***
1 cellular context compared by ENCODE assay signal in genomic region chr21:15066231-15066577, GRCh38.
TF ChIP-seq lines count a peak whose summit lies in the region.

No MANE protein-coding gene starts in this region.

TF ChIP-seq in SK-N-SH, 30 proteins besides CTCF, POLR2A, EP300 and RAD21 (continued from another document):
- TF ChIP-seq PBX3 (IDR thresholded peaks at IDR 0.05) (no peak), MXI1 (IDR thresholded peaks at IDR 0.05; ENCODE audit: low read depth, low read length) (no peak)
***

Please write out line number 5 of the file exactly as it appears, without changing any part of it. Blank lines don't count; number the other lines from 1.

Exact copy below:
- TF ChIP-seq PBX3 (IDR thresholded peaks at IDR 0.05) (no peak), MXI1 (IDR thresholded peaks at IDR 0.05; ENCODE audit: low read depth, low read length) (no peak)